Dr. Robert Wadden, Halifax family doctor, suspended for 6 months

A family doctor in Halifax has had his medical licence suspended for six months after admitting to professional misconduct with a female patient during a pap test last year.

Patient filed complaint about misconduct during pap examination in 2014

The College of Physicians and Surgeons of Nova Scotia released a decision Thursday on the conduct of Dr. Robert Wadden. (The Hair Clinic)

A family doctor in Halifax has had his medical licence suspended for six months after admitting to professional misconduct with a female patient during a pap test last year.

The College of Physicians and Surgeons of Nova Scotia released a decision by an investigation committee on Thursday. Dr. Robert Wadden will serve the six-month suspension in two, three-month intervals before May 30, 2016. 

Patient X, as she is called in the disciplinary decision, had been a patient of Wadden's for more than 15 years. Wadden also does hair transplants. 

In 2014, she made an appointment for a pap examination, during which she said Wadden acted and spoke inappropriately. A month later, Patient X returned to Wadden's office to get paperwork signed. She recorded audio without his knowledge as she confronted him about what had happened. 

"The audio recording indicates that Dr. Wadden made a number of apologetic comments to Patient X," the decision says. 

"Dr. Wadden says these apologetic comments related to angry comments he made to Patient X during the earlier appointment, after, according to him, she had falsely accused him of inappropriate actions." 

After hearing both sides at a meeting in June 2014, the College "noted there were two very different descriptions of the medical appointment."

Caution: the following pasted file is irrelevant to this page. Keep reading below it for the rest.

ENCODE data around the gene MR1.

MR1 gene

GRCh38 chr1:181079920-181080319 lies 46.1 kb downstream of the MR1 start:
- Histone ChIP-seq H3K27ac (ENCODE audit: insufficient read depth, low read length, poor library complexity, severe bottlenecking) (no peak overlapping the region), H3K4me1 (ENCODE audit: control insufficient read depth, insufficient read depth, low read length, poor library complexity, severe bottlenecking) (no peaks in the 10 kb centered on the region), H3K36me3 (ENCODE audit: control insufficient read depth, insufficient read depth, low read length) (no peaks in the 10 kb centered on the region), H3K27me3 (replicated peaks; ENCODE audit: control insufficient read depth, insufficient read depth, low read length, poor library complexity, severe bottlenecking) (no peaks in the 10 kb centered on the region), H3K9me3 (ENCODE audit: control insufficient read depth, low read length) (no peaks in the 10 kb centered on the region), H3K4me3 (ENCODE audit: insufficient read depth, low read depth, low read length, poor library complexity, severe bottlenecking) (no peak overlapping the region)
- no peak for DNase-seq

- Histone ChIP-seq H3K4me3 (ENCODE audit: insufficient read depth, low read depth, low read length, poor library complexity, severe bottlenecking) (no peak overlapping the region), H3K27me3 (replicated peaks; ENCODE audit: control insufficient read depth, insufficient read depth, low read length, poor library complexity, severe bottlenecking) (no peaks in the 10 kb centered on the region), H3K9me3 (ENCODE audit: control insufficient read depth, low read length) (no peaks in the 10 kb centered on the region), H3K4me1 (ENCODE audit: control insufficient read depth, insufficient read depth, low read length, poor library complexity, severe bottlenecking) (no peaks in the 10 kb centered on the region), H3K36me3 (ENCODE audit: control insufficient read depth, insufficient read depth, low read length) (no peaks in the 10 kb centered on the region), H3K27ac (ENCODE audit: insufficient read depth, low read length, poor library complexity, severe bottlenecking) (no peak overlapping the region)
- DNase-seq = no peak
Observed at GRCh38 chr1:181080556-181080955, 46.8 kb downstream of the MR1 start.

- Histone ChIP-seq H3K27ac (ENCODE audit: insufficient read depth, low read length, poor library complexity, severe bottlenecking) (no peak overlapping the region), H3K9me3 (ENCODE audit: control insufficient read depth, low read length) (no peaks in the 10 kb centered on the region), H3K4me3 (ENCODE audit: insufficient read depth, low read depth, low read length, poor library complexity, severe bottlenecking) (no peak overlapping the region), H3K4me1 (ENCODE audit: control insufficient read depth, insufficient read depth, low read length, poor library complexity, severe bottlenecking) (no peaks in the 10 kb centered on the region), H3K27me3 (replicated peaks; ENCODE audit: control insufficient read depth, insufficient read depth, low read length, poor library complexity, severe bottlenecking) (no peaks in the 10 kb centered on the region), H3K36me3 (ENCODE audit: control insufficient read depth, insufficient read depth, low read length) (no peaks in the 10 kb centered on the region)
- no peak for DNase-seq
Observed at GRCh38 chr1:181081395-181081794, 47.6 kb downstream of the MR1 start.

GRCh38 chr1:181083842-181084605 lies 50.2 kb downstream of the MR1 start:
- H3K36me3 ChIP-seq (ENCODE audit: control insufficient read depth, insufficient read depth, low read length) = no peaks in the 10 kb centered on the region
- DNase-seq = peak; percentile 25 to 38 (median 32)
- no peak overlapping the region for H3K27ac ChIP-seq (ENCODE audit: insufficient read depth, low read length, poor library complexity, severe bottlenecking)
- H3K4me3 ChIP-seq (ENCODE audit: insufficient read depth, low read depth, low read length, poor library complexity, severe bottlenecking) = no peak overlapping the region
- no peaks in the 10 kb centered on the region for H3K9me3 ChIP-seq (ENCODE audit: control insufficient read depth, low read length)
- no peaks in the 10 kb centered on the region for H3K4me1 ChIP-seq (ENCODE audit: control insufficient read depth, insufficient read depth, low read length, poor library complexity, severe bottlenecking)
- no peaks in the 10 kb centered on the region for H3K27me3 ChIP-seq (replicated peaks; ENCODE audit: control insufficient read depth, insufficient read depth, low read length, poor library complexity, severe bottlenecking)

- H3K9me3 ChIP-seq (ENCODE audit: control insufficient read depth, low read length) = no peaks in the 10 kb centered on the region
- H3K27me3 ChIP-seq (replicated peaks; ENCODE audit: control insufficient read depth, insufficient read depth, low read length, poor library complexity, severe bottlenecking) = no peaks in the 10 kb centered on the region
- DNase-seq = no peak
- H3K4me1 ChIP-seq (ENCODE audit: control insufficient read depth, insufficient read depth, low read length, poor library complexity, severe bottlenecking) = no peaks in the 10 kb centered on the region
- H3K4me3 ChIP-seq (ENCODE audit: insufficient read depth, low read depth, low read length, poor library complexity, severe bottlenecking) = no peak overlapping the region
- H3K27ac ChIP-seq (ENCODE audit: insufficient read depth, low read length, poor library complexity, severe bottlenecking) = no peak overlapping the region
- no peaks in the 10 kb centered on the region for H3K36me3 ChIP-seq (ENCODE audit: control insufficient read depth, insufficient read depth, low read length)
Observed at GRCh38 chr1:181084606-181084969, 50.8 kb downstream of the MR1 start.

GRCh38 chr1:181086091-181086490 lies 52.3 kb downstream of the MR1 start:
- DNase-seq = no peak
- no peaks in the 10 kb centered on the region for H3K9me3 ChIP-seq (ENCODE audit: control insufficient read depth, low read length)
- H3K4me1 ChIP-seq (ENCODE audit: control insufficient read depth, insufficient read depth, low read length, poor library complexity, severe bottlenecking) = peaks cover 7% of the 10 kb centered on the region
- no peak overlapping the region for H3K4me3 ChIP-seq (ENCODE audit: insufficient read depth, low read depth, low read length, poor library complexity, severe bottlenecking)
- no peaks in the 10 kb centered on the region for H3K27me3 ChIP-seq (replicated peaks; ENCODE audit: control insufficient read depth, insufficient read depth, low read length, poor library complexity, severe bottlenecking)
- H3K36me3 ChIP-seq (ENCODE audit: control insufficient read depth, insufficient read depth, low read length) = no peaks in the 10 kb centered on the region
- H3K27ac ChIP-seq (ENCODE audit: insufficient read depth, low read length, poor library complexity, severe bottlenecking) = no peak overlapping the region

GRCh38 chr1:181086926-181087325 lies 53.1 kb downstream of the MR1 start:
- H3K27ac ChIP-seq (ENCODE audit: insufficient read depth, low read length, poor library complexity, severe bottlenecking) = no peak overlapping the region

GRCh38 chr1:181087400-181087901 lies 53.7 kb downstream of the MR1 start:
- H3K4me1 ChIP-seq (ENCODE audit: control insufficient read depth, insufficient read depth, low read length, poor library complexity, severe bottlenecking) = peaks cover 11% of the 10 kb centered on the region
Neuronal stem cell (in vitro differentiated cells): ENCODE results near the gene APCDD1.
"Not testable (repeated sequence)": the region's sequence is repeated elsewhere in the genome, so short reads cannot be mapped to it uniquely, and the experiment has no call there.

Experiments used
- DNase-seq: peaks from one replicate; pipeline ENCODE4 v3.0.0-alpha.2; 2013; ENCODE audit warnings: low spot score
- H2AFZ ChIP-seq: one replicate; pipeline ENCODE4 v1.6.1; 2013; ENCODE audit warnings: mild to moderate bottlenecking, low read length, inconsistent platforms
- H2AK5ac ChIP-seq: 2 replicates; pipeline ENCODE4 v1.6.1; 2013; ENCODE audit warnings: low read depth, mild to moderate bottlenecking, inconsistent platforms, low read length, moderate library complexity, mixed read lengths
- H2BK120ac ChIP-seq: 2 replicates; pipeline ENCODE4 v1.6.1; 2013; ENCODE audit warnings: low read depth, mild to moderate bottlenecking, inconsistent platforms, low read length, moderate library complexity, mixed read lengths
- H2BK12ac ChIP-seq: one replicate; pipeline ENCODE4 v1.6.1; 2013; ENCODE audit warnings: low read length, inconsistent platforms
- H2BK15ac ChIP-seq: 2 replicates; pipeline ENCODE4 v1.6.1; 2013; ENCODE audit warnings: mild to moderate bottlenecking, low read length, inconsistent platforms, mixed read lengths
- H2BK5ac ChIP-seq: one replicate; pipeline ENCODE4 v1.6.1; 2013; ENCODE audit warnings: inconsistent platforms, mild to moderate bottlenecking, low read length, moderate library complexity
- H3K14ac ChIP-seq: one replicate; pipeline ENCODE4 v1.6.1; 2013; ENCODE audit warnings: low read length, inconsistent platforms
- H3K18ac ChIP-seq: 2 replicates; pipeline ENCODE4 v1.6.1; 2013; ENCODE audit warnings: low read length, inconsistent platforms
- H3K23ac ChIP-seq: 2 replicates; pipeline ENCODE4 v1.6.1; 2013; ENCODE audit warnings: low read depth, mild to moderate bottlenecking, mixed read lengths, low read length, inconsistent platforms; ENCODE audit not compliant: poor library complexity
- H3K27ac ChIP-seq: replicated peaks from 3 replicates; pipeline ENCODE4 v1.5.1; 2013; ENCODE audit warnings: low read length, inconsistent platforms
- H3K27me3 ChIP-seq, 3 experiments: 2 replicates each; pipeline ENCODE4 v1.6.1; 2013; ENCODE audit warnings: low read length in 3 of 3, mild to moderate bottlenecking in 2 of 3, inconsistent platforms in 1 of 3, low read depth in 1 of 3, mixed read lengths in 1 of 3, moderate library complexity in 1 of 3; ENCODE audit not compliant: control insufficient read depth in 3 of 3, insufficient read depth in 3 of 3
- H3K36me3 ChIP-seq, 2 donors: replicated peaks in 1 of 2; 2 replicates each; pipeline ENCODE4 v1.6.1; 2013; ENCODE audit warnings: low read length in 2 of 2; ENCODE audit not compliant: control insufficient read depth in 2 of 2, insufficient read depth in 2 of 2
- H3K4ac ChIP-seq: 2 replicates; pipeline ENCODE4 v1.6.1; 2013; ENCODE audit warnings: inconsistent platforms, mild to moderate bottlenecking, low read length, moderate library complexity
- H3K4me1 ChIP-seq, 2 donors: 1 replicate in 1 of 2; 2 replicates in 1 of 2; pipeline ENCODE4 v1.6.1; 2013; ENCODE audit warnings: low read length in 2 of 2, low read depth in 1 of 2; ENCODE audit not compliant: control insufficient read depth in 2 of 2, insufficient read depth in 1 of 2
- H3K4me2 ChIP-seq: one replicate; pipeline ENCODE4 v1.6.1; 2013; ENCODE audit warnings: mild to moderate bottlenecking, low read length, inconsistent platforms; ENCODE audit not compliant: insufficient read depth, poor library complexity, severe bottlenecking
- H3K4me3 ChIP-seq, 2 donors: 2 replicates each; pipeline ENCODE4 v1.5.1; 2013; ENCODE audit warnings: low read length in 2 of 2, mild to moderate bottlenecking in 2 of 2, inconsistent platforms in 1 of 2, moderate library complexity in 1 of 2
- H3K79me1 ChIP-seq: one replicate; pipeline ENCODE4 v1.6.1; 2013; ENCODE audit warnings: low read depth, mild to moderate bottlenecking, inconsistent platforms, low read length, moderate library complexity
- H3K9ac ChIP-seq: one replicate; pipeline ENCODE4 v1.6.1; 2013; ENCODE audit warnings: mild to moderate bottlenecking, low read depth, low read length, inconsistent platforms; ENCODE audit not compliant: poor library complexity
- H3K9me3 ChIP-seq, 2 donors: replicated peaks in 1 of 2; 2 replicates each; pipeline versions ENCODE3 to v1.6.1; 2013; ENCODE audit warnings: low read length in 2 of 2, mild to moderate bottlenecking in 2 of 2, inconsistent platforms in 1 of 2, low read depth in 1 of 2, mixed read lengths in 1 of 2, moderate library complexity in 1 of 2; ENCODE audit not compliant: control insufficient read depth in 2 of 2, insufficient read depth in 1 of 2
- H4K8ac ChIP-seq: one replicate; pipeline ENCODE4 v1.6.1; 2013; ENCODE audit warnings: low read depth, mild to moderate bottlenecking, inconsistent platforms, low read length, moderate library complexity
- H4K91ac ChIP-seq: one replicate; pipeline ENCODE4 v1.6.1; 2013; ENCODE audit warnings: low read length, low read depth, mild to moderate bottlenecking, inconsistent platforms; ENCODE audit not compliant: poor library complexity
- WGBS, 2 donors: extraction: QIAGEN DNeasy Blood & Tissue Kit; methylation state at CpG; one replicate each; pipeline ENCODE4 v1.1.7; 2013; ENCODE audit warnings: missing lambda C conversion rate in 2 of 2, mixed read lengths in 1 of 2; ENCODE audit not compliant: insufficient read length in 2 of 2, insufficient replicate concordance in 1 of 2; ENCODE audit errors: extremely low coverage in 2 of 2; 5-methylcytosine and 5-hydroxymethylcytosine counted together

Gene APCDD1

'Inappropriate pelvic examination'

The decision says Wadden admitted to an "inappropriate pelvic examination" and misconduct.

"This is an extremely serious matter," Dr. Gus Grant, CEO of the college, said in an interview with CBC News. "Dr. Wadden's professional record will permanently reflect that he's been reprimanded for this and will reflect the admissions he makes in the decision." 

The recorded audio was crucial to the case, Grant says.

"It was something that allowed the committees and the college to consider and reflect. It took the disposition of this matter beyond the realm of simply he said, she said." 

Grant says there hasn't been a case like this during his tenure since Dr. Oluwarotimi Fashoranti, whose licence was suspended under "similar circumstances." 

Wadden must attend a course in London, Ont. called: "Understanding Boundaries and Managing the Risks Inherent in the Doctor-Patient Relationship." 

In addition to paying a contribution toward the College's costs during the review, Wadden will be permanently required to have an attendant present when seeing any female patients. 

Wadden, who has been practicing medicine since 1992, had no previous history of misconduct.